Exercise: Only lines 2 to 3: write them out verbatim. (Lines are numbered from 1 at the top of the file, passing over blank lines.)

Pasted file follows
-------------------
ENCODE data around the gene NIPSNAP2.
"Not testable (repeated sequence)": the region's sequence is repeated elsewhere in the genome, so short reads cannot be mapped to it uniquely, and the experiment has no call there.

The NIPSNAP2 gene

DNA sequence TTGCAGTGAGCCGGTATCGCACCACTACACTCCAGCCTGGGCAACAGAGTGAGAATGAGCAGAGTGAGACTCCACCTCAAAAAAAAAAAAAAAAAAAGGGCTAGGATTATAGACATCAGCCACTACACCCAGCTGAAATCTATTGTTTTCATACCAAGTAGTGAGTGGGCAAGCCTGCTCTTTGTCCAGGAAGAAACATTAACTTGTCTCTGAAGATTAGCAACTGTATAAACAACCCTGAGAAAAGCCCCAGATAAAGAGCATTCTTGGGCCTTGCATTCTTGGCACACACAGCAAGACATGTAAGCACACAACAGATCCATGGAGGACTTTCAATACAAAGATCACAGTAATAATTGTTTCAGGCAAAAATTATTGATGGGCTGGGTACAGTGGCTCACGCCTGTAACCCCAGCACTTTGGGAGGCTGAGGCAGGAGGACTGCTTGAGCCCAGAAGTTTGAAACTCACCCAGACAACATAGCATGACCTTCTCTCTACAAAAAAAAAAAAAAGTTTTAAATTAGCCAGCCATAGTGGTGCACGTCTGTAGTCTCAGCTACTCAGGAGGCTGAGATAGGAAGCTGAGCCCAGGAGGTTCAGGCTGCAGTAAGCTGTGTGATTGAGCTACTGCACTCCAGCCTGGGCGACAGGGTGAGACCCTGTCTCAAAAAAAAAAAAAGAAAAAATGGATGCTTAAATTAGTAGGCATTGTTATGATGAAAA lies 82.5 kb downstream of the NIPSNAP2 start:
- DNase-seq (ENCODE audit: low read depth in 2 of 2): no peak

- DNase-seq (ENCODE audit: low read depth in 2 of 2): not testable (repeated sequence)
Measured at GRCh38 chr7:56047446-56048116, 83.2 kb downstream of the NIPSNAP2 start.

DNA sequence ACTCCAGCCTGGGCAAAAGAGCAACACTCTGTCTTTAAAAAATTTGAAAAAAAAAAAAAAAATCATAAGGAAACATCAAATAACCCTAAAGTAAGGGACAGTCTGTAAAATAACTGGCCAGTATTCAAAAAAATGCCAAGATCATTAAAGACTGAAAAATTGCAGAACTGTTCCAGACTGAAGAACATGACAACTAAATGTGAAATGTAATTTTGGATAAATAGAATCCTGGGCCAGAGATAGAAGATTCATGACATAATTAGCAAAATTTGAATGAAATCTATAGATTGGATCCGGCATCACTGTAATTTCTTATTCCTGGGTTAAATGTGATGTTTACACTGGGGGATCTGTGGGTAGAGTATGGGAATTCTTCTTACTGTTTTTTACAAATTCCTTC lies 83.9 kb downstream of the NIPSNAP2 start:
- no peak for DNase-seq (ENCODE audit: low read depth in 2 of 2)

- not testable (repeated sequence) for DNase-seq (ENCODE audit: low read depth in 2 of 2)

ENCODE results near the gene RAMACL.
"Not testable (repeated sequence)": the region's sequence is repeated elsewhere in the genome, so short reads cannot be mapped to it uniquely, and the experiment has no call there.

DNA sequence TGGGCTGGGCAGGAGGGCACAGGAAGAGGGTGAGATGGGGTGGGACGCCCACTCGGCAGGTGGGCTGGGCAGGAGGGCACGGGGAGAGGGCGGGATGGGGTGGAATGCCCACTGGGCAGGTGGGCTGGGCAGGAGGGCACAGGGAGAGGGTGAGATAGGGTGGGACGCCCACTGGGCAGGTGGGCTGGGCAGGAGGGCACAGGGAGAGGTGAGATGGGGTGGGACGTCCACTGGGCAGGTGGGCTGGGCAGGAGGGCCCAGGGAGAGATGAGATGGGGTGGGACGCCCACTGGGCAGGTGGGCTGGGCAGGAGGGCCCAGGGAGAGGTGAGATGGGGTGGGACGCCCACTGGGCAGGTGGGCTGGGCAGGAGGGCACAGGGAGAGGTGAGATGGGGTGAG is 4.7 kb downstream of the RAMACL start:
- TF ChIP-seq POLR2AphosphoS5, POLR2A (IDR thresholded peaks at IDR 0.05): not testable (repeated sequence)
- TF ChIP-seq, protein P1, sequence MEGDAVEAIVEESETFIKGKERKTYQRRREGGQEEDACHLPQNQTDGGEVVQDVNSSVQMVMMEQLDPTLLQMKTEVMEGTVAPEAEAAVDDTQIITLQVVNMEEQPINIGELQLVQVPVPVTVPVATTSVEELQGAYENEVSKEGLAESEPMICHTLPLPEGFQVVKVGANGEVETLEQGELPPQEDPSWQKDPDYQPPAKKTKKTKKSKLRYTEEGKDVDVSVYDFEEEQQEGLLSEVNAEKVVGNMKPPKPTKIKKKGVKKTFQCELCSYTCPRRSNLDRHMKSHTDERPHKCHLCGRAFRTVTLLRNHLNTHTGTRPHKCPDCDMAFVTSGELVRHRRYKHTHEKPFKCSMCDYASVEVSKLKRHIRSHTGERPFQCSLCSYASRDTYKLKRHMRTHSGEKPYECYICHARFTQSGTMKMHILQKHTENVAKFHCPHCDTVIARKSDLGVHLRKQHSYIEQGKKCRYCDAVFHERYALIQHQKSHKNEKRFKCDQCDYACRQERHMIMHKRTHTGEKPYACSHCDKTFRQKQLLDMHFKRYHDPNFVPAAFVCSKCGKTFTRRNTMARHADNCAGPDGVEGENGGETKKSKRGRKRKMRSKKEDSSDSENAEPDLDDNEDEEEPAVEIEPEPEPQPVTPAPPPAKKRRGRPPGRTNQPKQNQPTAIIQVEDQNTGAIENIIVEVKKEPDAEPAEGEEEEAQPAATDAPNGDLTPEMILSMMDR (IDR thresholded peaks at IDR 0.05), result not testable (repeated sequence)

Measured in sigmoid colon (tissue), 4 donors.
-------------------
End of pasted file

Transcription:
"Not testable (repeated sequence)": the region's sequence is repeated elsewhere in the genome, so short reads cannot be mapped to it uniquely, and the experiment has no call there.

The NIPSNAP2 gene